John recently contacted me to see how I felt about dogs in pubs. He regularly takes his animal on walks and likes to drop in for a pint on the way, and suggests that some pubs are missing out by not allowing his canine companion access.
We do not own a dog, although the bar wife is a bit soppy over puppies. Each year I buy her a page-a-day puppy calendar for Christmas and she is so taken with it, she barely notices all the other expensive gifts I shower on her.
She often comes home to tell me that she has seen Max or Dougall or Geoffrey in the park, rather than their humans, and true to form she went out for a night with the girls and before I heard about the beer, food or gossip I was treated to a full description of the dachshunds that live in the George at Newton by Castle Acre.
Indeed, in some cases the pub dog is almost the defining feature of a bar. We visited the Union Jack recently and were almost swept off our feet by Molly and her canine friends as soon as we opened the door. I watched as Bruno and Cooper, John King’s two boxers in the Seven Sisters, grew from being small enough to sit on the palm of his outstretched hand to being big enough to stand on their hind legs behind the bar, with their feet on the counter looking for all the world as if they were about to pull the next pint. Back in the 90s, Ruddles and his pal Boddington had the run of the Bank House and the nearby Bradley’s was named after a dog whose picture graced the wall.
Customers’ dogs are a bit more controversial. Some pubs don’t allow them in.
This ban could be due to the health implications, though when the best thing to have on your burger seems to be 5-1 each way, I think I will take a chance.
Bad behaviour also can be a problem, although I would suggest it is the behaviour of the owners rather than the dogs that bears examination. For me, they are an endless source of amusement.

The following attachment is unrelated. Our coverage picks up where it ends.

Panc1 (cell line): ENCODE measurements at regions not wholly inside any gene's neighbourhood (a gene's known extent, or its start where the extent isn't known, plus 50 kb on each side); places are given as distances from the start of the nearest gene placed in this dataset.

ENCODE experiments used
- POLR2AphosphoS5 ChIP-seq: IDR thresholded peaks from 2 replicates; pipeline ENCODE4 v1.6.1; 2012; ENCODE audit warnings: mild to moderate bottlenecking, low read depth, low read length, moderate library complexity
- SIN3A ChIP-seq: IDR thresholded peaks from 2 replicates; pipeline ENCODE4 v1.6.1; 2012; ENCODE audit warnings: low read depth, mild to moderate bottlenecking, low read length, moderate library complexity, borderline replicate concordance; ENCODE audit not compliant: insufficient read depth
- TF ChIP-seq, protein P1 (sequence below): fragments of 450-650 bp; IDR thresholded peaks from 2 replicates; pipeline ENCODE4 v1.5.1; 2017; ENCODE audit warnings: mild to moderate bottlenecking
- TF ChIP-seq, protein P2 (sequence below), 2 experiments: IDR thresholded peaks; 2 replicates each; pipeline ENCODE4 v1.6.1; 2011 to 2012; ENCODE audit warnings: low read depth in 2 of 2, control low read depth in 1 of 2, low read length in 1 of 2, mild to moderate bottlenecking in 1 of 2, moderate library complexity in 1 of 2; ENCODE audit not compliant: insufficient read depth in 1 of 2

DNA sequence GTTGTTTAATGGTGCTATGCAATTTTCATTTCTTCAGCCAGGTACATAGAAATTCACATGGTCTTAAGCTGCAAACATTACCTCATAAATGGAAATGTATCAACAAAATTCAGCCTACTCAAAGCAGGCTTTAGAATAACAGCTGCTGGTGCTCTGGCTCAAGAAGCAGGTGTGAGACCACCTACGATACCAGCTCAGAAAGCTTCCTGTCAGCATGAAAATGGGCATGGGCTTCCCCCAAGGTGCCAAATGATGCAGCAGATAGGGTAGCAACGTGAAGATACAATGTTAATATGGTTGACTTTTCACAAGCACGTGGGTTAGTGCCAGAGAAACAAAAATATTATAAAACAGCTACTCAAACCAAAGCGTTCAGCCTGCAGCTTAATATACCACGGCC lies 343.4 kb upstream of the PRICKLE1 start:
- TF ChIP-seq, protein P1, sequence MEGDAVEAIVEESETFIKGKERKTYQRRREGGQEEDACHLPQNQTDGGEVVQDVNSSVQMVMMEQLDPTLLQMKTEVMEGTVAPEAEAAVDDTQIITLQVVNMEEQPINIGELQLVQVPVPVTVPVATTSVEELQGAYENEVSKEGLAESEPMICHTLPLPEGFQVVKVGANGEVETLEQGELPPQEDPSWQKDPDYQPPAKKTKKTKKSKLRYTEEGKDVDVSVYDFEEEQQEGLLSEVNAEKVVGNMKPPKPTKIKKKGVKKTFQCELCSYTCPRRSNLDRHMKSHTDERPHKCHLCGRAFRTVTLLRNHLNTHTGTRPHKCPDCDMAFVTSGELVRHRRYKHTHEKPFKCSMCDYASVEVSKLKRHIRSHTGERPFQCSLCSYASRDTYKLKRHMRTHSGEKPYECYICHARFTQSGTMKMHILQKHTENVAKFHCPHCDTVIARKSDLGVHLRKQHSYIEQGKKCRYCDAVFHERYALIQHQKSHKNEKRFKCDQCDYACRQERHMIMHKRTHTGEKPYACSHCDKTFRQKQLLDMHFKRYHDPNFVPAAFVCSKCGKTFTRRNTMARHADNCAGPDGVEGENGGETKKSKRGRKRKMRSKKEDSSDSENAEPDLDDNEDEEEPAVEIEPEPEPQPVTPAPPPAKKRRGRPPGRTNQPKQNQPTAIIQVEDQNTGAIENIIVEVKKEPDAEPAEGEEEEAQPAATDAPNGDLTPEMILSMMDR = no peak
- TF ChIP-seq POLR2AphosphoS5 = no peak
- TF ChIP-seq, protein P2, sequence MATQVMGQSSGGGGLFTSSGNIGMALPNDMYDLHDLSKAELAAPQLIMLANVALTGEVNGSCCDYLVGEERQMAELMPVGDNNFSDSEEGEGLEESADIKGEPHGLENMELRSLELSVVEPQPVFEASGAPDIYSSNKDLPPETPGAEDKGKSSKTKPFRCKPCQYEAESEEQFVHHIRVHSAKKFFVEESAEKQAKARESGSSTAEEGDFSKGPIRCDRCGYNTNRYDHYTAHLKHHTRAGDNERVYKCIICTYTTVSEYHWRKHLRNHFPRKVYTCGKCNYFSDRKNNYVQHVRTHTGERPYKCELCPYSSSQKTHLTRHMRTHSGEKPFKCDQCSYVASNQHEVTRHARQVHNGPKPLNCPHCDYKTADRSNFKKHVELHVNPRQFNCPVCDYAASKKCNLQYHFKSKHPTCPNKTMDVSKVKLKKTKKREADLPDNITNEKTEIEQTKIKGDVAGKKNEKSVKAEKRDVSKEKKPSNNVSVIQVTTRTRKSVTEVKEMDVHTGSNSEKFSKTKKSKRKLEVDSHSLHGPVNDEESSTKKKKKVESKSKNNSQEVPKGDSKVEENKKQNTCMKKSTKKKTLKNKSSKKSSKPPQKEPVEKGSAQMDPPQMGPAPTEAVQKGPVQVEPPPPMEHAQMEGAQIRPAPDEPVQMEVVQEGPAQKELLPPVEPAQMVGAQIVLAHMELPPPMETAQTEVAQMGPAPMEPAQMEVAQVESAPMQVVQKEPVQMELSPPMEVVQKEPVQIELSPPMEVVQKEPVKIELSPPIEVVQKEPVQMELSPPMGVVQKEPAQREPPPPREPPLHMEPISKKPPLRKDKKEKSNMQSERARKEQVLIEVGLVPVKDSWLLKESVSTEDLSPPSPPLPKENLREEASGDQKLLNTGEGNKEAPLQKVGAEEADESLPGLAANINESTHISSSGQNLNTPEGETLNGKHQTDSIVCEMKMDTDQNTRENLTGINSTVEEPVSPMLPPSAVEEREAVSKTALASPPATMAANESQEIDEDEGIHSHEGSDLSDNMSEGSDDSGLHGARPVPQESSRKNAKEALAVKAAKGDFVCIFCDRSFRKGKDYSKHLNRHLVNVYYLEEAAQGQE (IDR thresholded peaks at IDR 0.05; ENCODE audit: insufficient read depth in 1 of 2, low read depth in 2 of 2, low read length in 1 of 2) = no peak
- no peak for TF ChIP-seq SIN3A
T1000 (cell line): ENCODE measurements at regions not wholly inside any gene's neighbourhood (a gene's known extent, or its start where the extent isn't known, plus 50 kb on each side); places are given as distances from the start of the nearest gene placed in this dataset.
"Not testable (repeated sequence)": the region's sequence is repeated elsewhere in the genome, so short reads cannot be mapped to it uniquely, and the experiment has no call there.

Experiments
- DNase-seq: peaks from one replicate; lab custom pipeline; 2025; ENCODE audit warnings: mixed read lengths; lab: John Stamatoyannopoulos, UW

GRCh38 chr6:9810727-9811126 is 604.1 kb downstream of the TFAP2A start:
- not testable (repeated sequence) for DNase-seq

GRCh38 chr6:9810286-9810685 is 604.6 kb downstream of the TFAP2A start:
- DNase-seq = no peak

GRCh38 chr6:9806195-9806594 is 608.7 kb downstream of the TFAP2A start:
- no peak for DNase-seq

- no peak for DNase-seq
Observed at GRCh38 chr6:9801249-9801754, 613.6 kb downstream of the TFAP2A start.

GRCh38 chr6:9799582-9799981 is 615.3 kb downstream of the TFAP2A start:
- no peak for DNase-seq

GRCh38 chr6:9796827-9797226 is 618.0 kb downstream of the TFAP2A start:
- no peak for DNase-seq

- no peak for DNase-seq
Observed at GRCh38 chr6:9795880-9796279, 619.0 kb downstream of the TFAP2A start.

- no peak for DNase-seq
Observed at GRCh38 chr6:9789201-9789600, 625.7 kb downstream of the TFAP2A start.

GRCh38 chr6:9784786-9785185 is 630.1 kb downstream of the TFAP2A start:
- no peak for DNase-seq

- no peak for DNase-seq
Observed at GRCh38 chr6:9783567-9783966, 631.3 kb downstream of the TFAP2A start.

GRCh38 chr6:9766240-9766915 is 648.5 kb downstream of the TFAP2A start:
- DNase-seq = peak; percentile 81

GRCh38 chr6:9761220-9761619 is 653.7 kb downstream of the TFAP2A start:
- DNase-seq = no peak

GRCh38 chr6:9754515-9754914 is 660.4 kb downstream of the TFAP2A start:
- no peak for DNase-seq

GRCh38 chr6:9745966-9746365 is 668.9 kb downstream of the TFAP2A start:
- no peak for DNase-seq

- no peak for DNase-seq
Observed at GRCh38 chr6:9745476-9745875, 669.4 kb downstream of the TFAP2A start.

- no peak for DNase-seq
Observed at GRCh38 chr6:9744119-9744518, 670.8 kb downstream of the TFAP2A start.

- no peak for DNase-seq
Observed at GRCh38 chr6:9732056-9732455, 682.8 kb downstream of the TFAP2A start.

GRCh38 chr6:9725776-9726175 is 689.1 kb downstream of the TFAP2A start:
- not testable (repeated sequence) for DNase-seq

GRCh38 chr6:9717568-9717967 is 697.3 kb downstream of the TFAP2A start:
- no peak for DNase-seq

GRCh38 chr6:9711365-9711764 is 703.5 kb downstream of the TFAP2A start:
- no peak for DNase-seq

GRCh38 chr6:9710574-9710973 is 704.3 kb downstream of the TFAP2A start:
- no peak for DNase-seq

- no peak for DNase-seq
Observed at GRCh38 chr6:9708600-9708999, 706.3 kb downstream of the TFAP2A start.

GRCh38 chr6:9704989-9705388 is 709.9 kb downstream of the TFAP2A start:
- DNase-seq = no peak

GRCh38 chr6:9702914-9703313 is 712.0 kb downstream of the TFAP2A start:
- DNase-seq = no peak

We were in the Marshland Arms out on the Smeeth recently, and met a young Dalmatian puppy on his first visit – his inaugural lesson in pub training, the first of many I suspect. I also recall seeing an extremely long dog with very short legs in a pub. It had long hair and seemed to glide over the floor like a cross between a hovercraft and one of those bendy busses. I commented to its humans that it was the strangest dog I had ever seen and rather than being offended they explained that it was a long haired dachshund, and we went on to have a pleasant evening’s conversation. Up at the White Horse at Gaywood one of the regulars sometimes used to forget to take his dog home at last orders, leaving Mick and Sally and the customers to look after it until he returned the next day.
There was the beer-drinking beagle at the Ostrich in South Creake, the huge hound in a bar in Amsterdam that sat as silent and immobile as the sphinx (until the bar wife trod on him) and the equally large dog in a pub in Tideswell that walked around all morning with a slice of toast. So, as a source of entertainment, customer bonding and a social lubricant I say Let The Dogs In!